Graphic Design and iDiversity, pt. 2: Social Networking Chicklets

This is a continuation of my post about iDiversity graphics from a week ago. In that post, I talked about creating new logos for iDiversity, a club that gave me the responsibility of webmaster.

As the webmaster, I get to decide the direction and aesthetic of the iDiversity website. I’ve chosen to go in a clean, colorful, and accessible direction, which, in my opinion, matches the mission and vision of the group. As such, I’ve had to reflect this aesthetic throughout the site. This brings me to the next item up for my graphic design discussion:

2. Social Networking Chicklets

Now, I have to admit, social networking chicklets are not very important to the functionality of a site. In essence, they are the buttons you click to go to an organization’s (or person’s, or whatever) presence on another social networking site (e.g., Facebook, Twitter, Google+, LinkedIn, etc.). It’s a cute way to let people find you on these sites.

Now, adding these buttons onto a website can be easy. Twitter and Facebook both have pages with downloadable icons and guidance. Flickr even has a badge creator that you can use to make your own chicklet. While I love all of these sites, some of their logos are kind of ugly (I’m looking at you, Facebook). Additionally, they most definitely do not match the aesthetic that I am trying to create on the iDiversity site. So, it was time to take matters into my own hands and create some chicklets.

Google Plus, Facebook, Flickr, and Twitter chicklets

Here are some of the official Google Plus, Facebook, Flickr, and Twitter chicklets

The first set I made was for the front page. The front page of iDiversity has a cool little featured content element, which I wanted to use to highlight our different social networking sites. The “find us” bar is blue, so I wanted to make some graphics that were clean, simple, and matched the blue of the bar.

Technically, you aren’t supposed to mess with these graphics when you use them to advertise your presence on their social networking site (Facebook seems to be the most stringent, asking you not to mess with their logo at all. Twitter comes in at a close second, asking that you only use their little bird without changing the orientation of the bird or adding speech bubbles). I decided it was okay to fudge the rules a little, as other sites online have done. So, here are the blue versions with transparent backgrounds of the chicklets for the front page:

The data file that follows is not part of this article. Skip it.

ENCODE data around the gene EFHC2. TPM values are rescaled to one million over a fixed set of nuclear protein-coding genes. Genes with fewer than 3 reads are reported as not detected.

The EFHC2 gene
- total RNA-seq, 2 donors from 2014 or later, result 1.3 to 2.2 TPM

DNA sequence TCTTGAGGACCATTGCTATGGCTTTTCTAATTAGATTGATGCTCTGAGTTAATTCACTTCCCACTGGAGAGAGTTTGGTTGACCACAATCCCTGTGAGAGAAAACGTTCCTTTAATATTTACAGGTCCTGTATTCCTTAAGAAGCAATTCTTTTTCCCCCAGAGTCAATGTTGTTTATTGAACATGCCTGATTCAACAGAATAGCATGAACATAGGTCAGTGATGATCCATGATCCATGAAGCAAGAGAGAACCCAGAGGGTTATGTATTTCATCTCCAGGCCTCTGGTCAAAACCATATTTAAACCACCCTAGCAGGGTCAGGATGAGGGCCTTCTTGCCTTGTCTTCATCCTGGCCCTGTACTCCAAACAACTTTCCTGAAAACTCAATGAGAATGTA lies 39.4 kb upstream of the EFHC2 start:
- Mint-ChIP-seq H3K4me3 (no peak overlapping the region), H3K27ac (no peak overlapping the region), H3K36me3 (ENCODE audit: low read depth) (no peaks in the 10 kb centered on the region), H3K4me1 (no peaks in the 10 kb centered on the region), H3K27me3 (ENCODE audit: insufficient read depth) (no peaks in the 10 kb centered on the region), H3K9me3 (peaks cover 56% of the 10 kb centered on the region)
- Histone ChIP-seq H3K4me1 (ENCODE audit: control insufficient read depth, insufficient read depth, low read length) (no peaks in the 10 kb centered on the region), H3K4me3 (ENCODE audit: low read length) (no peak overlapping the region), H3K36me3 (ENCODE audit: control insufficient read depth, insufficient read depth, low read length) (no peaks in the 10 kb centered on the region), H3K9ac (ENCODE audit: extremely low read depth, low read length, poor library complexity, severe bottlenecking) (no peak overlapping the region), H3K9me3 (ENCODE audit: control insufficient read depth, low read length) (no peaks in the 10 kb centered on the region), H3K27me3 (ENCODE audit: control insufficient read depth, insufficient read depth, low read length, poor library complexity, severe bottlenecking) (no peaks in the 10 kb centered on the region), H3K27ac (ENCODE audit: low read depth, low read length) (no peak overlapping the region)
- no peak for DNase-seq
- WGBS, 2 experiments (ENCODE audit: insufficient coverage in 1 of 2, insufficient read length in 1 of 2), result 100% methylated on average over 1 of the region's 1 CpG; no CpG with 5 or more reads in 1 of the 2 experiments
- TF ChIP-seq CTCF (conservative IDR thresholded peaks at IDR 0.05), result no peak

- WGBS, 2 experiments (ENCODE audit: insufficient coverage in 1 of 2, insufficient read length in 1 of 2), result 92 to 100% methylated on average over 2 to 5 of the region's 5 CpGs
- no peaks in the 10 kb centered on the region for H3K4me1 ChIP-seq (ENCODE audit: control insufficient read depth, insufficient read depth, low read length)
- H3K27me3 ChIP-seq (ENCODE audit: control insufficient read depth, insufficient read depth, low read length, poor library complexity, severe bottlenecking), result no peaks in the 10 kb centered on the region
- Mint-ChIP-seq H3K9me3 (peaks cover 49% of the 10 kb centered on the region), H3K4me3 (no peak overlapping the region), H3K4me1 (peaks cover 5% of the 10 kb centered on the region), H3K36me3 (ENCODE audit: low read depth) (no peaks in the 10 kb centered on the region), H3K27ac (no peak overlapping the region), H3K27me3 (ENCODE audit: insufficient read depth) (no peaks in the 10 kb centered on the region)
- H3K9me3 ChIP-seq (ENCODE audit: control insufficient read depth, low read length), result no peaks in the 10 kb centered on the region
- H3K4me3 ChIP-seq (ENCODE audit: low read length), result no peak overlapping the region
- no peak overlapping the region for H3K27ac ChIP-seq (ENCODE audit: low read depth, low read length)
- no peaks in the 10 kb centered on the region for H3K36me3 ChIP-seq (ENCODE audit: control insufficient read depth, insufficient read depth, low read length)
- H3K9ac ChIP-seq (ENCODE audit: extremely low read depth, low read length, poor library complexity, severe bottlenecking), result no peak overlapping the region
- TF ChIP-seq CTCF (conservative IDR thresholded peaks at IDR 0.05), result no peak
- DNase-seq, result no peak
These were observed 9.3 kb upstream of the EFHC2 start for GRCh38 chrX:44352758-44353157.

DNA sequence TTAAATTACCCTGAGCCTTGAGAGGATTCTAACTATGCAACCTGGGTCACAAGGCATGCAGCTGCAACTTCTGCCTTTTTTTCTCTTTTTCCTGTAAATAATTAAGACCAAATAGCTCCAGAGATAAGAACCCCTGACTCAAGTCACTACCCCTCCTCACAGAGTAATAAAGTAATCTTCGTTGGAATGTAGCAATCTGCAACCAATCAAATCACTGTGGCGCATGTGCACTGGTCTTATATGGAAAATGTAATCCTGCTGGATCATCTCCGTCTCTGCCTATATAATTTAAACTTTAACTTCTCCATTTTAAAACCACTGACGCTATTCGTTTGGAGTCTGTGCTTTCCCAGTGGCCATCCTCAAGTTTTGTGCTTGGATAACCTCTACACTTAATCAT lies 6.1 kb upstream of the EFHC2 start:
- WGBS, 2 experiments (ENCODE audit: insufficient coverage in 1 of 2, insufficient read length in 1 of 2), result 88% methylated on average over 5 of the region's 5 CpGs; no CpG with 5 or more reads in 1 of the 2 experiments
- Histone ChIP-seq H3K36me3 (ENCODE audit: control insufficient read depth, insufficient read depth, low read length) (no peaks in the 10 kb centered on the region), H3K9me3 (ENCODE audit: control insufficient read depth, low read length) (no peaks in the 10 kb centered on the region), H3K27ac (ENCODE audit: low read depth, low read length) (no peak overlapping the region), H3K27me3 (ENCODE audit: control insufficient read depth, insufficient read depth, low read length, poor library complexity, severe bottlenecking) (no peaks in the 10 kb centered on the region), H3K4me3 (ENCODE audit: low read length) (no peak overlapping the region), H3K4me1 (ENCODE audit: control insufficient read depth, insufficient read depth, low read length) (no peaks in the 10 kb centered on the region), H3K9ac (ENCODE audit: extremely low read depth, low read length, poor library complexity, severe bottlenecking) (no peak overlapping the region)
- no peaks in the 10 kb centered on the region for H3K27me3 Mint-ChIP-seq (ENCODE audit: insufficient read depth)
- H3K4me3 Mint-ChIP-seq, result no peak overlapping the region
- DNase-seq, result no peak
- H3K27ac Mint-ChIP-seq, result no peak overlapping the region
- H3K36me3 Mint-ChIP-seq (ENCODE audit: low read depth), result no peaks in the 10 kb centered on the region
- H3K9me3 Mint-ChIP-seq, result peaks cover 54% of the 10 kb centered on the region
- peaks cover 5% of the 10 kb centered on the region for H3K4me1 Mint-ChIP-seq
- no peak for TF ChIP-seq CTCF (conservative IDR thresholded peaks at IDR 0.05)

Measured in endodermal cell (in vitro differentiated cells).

Blue Google Plus, Facebook, Flickr, and Twitter chicklets

The blue version of the Google Plus, Facebook, Flickr, and Twitter chicklets for the iDiversity front page

Screenshot of the front page element with the blue chicklets

Here are the blue chicklets in the featured content element

I had some problems using these images as clickable buttons, so I had to include them as background images for the time being. As such, I had to include text links to each social networking site underneath the image. While it looks good (to me at least!) it is not yet fully functional, although that is something I am looking to fix.

I next wanted to use these images as buttons on the side bar for all of the pages. While the blue icons look good, they are a little too “one note” to match the aesthetic of the site. So I decided to try and come up with some more interesting buttons for the sidebar.

First, I looked up a couple of button tutorials. I figured this would be a good way of creating buttons that look nice and are tried and true. I began with several tutorials and came up with these options:

Old Goolge Plus, Facebook, Flickr, and Twitter chicklets

Here are the chicklets on a gray background with a more traditional look

While these conform better to the guidelines laid out by the different services guidelines for their logos, these buttons still looked a little too traditional and boring for the iDiversity website. They also weren’t quite as simple or colorful as I wanted the site to look. Ultimately I scrapped these chicklets and started again.

For the next version, I returned to the idea of the blue chicklets I had originally created. I decided to go from a rounded square to a circle and incorporate the colors I had previously used on the site (which would be red, yellow, green, and blue). I ended up with these chicklets:

iDiversity GooglePlus, Facebook, Flickr, and Twitter chicklets

The sidebar version of the chicklets

These chicklets match the color scheme of the site, are simple and clean, and just look nice! This is the current version of chicklets used in the sidebar of the iDiversity site.

People use a lot of different designs for their chicklets. Here are a couple of links of tutorials and free downloads, in case you are interested!

And here a couple of sites whose chicklets I really liked!


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